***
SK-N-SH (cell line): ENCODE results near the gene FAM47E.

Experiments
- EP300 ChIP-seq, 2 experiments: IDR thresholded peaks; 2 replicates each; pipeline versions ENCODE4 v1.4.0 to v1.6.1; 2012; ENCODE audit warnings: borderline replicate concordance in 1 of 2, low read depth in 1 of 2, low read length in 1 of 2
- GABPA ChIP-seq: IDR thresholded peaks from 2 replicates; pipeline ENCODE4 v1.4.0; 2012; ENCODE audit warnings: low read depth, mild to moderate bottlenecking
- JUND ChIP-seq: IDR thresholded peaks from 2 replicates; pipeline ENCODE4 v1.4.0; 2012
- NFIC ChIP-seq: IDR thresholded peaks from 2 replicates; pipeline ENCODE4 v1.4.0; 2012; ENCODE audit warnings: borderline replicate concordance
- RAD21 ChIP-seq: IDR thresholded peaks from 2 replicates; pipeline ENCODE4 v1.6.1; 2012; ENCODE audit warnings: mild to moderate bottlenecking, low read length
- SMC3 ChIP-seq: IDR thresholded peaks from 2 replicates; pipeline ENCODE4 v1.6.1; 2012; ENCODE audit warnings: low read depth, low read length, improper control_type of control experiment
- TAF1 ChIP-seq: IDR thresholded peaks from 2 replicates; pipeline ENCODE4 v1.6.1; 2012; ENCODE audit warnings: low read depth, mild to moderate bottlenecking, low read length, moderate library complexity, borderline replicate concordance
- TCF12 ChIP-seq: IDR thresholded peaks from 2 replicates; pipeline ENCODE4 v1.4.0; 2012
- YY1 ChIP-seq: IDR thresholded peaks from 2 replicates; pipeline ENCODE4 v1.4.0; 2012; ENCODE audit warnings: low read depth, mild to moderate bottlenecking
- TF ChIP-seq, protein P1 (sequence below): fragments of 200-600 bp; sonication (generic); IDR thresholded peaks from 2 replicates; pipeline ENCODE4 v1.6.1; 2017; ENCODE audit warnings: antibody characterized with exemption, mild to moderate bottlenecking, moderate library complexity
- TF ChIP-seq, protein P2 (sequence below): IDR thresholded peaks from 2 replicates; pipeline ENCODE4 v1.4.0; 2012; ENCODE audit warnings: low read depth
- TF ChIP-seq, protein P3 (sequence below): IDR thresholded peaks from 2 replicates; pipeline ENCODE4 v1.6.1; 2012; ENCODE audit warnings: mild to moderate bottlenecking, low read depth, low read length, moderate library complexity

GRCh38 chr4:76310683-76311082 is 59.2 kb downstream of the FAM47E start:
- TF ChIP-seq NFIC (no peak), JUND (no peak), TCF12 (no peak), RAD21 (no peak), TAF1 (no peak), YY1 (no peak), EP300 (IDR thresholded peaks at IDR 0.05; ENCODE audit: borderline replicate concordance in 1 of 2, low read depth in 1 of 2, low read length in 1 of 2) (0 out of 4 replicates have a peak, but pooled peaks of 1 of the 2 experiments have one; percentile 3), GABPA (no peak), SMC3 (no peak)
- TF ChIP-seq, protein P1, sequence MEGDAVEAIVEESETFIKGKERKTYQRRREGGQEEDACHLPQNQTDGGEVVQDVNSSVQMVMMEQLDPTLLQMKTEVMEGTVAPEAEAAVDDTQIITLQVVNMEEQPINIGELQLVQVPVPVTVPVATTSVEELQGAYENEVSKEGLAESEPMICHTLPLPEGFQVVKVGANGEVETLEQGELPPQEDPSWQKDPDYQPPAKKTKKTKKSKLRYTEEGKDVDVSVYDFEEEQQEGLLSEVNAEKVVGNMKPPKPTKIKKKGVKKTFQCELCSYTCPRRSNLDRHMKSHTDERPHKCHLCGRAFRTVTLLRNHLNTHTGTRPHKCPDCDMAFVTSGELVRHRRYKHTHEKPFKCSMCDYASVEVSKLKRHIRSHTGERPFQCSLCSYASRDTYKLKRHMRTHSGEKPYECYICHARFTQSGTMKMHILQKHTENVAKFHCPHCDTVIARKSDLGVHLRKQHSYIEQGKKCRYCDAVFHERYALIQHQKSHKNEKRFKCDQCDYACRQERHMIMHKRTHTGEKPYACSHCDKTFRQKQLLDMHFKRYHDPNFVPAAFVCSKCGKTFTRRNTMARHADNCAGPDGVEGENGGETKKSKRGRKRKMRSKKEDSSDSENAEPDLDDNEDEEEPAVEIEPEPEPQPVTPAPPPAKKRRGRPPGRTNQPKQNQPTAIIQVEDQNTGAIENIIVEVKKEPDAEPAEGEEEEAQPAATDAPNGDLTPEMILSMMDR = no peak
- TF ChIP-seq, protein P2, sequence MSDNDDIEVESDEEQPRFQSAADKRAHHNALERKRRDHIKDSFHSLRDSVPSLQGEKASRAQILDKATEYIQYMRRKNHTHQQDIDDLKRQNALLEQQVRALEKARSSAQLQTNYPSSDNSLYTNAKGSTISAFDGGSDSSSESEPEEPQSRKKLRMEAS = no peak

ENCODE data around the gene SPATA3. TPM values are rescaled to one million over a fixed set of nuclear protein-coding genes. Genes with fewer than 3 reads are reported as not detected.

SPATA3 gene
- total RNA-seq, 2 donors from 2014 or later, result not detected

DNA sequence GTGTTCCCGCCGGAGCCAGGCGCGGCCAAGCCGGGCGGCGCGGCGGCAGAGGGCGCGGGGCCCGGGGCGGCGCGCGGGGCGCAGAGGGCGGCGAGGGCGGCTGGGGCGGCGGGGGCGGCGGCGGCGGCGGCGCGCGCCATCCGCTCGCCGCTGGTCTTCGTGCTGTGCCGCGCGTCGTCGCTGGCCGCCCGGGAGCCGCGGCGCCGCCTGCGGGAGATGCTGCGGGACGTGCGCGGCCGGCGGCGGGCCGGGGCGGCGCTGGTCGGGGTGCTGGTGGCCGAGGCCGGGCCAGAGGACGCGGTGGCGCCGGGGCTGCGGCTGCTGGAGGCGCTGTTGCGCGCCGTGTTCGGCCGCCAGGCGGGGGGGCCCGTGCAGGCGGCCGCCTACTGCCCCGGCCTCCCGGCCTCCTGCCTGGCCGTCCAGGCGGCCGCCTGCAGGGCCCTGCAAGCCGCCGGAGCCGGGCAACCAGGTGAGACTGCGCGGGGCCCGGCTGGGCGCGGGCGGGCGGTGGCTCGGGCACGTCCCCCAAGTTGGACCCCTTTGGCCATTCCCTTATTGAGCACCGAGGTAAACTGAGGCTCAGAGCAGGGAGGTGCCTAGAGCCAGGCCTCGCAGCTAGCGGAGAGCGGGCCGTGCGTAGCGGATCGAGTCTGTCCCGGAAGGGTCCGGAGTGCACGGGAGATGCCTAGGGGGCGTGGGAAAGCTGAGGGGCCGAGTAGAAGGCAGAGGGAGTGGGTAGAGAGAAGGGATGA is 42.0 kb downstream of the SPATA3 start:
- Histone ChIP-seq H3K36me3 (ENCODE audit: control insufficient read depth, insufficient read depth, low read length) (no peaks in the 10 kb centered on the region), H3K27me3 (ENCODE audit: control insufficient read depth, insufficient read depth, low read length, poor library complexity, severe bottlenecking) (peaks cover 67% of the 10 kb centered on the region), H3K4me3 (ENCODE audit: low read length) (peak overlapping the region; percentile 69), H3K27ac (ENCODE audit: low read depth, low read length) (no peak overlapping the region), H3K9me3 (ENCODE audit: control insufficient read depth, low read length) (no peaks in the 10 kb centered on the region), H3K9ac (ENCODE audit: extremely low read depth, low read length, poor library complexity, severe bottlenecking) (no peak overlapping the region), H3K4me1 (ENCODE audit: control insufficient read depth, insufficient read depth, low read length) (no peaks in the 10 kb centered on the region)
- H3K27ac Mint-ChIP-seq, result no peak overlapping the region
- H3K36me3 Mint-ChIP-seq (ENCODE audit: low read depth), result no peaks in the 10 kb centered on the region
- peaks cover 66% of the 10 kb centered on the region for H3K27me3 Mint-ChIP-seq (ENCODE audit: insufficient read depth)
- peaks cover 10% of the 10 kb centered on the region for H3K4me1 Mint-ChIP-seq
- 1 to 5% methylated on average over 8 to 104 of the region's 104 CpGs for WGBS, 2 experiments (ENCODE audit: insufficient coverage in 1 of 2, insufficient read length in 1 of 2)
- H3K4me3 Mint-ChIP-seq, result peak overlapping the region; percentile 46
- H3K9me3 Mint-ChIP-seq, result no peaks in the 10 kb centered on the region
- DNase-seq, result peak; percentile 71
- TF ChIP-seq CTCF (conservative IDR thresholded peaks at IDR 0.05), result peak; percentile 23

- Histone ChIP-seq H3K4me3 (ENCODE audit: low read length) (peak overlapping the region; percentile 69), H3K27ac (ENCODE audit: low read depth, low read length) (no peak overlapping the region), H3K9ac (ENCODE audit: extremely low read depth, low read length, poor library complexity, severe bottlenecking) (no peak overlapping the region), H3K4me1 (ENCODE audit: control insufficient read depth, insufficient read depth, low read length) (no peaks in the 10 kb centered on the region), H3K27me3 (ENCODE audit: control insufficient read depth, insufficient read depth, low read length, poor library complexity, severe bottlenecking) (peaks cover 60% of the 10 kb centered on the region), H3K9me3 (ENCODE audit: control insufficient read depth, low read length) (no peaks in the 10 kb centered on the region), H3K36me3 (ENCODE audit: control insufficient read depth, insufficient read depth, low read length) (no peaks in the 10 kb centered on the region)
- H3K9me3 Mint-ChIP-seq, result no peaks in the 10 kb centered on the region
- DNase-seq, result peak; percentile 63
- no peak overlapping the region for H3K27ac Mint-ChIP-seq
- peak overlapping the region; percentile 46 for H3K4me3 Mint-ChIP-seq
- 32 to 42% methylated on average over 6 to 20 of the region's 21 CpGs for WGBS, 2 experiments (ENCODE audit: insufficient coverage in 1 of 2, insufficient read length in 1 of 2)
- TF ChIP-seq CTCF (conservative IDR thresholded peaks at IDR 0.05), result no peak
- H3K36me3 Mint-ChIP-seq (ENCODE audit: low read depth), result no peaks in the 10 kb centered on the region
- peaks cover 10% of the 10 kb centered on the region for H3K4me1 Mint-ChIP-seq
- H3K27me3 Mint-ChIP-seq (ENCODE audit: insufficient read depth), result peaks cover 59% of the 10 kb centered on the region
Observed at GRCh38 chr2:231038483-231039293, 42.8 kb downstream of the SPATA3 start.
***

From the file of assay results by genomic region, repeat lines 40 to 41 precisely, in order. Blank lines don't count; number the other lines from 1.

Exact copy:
- H3K36me3 Mint-ChIP-seq (ENCODE audit: low read depth), result no peaks in the 10 kb centered on the region
- peaks cover 10% of the 10 kb centered on the region for H3K4me1 Mint-ChIP-seq